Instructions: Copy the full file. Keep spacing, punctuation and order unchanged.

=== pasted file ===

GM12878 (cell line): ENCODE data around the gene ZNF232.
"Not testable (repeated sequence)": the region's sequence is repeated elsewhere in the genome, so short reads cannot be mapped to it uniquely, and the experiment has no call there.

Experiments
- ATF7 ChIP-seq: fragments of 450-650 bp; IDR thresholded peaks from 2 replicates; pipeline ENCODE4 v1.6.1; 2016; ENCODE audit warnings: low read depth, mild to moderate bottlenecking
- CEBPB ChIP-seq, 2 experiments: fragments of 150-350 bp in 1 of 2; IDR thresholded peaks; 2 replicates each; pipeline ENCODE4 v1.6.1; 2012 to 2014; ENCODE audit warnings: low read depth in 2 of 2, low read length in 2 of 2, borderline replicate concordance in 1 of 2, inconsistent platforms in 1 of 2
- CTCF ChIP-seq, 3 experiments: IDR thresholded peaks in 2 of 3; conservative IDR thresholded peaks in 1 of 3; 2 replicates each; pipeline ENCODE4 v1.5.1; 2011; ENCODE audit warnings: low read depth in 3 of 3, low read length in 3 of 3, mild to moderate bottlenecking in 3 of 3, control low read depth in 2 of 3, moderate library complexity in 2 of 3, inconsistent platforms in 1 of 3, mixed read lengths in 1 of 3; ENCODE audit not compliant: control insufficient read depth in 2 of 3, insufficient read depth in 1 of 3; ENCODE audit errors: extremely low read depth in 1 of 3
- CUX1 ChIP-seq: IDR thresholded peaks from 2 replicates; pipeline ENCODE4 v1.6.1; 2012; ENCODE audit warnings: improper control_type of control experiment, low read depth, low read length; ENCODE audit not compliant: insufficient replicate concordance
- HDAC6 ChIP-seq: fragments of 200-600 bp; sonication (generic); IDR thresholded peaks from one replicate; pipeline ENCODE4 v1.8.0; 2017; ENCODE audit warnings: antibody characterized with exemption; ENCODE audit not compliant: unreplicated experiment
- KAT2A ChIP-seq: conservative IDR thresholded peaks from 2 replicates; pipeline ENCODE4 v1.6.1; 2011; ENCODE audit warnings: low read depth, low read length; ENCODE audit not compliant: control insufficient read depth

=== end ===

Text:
GM12878 (cell line): ENCODE data around the gene ZNF232.
"Not testable (repeated sequence)": the region's sequence is repeated elsewhere in the genome, so short reads cannot be mapped to it uniquely, and the experiment has no call there.

Experiments
- ATF7 ChIP-seq: fragments of 450-650 bp; IDR thresholded peaks from 2 replicates; pipeline ENCODE4 v1.6.1; 2016; ENCODE audit warnings: low read depth, mild to moderate bottlenecking
- CEBPB ChIP-seq, 2 experiments: fragments of 150-350 bp in 1 of 2; IDR thresholded peaks; 2 replicates each; pipeline ENCODE4 v1.6.1; 2012 to 2014; ENCODE audit warnings: low read depth in 2 of 2, low read length in 2 of 2, borderline replicate concordance in 1 of 2, inconsistent platforms in 1 of 2
- CTCF ChIP-seq, 3 experiments: IDR thresholded peaks in 2 of 3; conservative IDR thresholded peaks in 1 of 3; 2 replicates each; pipeline ENCODE4 v1.5.1; 2011; ENCODE audit warnings: low read depth in 3 of 3, low read length in 3 of 3, mild to moderate bottlenecking in 3 of 3, control low read depth in 2 of 3, moderate library complexity in 2 of 3, inconsistent platforms in 1 of 3, mixed read lengths in 1 of 3; ENCODE audit not compliant: control insufficient read depth in 2 of 3, insufficient read depth in 1 of 3; ENCODE audit errors: extremely low read depth in 1 of 3
- CUX1 ChIP-seq: IDR thresholded peaks from 2 replicates; pipeline ENCODE4 v1.6.1; 2012; ENCODE audit warnings: improper control_type of control experiment, low read depth, low read length; ENCODE audit not compliant: insufficient replicate concordance
- HDAC6 ChIP-seq: fragments of 200-600 bp; sonication (generic); IDR thresholded peaks from one replicate; pipeline ENCODE4 v1.8.0; 2017; ENCODE audit warnings: antibody characterized with exemption; ENCODE audit not compliant: unreplicated experiment
- KAT2A ChIP-seq: conservative IDR thresholded peaks from 2 replicates; pipeline ENCODE4 v1.6.1; 2011; ENCODE audit warnings: low read depth, low read length; ENCODE audit not compliant: control insufficient read depth